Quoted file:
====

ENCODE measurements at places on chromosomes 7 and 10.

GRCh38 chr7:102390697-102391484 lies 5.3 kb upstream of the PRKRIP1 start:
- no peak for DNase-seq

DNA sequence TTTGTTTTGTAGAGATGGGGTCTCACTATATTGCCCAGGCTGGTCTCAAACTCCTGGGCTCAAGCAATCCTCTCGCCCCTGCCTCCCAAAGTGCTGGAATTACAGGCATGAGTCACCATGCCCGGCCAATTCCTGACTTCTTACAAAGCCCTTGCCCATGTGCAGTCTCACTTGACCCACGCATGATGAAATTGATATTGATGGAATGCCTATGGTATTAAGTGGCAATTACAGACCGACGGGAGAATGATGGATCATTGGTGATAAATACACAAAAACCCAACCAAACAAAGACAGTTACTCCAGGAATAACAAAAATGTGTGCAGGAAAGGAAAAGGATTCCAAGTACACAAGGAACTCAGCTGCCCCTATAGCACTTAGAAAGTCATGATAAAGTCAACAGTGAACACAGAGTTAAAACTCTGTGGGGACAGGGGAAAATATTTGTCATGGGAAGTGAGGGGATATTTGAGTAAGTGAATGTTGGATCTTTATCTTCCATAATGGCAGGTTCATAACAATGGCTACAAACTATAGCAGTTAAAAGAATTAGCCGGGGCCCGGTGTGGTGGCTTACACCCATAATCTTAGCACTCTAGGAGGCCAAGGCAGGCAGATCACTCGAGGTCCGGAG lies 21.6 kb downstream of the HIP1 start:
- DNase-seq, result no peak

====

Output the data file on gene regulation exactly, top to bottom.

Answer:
ENCODE measurements at places on chromosomes 7 and 10.

GRCh38 chr7:102390697-102391484 lies 5.3 kb upstream of the PRKRIP1 start:
- no peak for DNase-seq

DNA sequence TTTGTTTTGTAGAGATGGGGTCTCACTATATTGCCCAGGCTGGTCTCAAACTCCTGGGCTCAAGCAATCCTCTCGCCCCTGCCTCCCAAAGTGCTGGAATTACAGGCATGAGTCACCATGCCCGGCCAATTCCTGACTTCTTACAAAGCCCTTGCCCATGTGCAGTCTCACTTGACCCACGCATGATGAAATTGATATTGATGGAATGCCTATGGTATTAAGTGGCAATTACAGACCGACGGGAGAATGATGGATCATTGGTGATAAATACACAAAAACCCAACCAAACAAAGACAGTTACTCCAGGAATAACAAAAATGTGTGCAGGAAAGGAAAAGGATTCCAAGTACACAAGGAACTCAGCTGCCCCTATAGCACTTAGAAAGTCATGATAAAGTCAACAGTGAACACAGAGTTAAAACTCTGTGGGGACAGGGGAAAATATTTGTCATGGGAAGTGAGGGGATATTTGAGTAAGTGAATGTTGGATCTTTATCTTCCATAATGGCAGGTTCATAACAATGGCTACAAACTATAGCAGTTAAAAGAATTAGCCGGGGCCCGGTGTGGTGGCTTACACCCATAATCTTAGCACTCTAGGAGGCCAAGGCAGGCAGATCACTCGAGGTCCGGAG lies 21.6 kb downstream of the HIP1 start:
- DNase-seq, result no peak